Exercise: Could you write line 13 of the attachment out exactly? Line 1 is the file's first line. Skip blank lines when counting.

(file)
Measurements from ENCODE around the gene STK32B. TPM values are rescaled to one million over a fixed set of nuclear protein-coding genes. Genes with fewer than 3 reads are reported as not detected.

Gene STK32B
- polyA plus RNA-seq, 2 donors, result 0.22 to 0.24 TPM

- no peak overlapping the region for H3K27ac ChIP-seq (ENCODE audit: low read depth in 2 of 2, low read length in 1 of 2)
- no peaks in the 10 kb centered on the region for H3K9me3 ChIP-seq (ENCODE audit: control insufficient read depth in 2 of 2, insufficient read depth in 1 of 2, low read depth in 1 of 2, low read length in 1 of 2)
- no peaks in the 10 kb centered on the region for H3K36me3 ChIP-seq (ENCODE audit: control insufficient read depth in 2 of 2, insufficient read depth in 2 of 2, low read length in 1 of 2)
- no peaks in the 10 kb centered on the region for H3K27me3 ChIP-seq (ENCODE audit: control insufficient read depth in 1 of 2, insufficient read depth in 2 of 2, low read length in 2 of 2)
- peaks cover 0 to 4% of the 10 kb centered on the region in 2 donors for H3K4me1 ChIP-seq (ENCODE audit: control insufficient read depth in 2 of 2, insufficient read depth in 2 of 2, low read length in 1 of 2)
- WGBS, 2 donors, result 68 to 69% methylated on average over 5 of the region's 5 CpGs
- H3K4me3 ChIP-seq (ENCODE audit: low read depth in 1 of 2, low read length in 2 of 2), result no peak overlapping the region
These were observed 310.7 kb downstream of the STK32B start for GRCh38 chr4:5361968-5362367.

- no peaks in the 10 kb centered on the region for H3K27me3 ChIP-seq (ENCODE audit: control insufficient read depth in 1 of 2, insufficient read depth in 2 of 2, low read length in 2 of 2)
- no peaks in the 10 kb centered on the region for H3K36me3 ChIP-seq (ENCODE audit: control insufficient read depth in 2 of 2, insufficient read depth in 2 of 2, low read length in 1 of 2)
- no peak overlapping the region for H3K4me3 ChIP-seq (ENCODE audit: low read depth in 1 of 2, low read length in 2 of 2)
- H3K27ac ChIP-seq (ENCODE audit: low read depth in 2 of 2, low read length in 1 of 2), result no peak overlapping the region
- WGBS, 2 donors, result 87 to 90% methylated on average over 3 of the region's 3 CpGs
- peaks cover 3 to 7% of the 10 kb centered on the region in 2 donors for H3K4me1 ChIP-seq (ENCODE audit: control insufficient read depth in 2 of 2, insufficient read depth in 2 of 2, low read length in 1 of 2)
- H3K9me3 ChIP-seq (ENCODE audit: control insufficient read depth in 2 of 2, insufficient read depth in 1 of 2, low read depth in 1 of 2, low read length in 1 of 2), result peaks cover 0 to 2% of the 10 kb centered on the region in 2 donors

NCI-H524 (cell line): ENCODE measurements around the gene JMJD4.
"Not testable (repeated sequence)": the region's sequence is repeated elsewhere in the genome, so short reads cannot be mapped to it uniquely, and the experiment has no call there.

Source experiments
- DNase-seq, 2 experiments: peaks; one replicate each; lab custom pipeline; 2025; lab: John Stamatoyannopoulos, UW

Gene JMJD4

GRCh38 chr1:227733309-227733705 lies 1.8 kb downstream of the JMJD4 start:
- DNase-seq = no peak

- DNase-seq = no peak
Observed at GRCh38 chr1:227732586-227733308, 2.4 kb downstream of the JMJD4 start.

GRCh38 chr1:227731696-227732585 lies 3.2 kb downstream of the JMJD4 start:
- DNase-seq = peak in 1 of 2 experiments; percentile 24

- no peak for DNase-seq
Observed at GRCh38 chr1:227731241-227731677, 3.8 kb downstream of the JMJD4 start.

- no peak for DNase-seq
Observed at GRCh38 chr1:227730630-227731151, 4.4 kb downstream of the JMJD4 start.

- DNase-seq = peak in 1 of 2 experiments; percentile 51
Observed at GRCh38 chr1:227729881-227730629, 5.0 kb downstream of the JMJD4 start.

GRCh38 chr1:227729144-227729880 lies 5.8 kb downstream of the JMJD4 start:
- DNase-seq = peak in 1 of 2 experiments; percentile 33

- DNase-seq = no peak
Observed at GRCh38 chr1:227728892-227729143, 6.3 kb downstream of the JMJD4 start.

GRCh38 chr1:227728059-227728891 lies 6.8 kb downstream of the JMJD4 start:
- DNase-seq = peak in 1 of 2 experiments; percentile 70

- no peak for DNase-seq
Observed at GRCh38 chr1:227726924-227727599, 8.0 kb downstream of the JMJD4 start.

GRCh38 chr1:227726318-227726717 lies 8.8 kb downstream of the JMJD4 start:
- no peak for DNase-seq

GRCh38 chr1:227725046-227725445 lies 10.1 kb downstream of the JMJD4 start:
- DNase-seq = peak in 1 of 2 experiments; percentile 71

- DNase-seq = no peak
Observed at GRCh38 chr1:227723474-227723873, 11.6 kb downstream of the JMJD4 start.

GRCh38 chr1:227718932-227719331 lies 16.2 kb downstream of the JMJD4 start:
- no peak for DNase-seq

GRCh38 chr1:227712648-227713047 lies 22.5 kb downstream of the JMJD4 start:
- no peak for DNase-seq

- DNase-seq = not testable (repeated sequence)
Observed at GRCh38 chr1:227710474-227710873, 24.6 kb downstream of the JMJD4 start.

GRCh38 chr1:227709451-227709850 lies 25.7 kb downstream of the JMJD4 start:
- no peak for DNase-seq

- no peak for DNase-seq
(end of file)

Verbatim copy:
- no peaks in the 10 kb centered on the region for H3K36me3 ChIP-seq (ENCODE audit: control insufficient read depth in 2 of 2, insufficient read depth in 2 of 2, low read length in 1 of 2)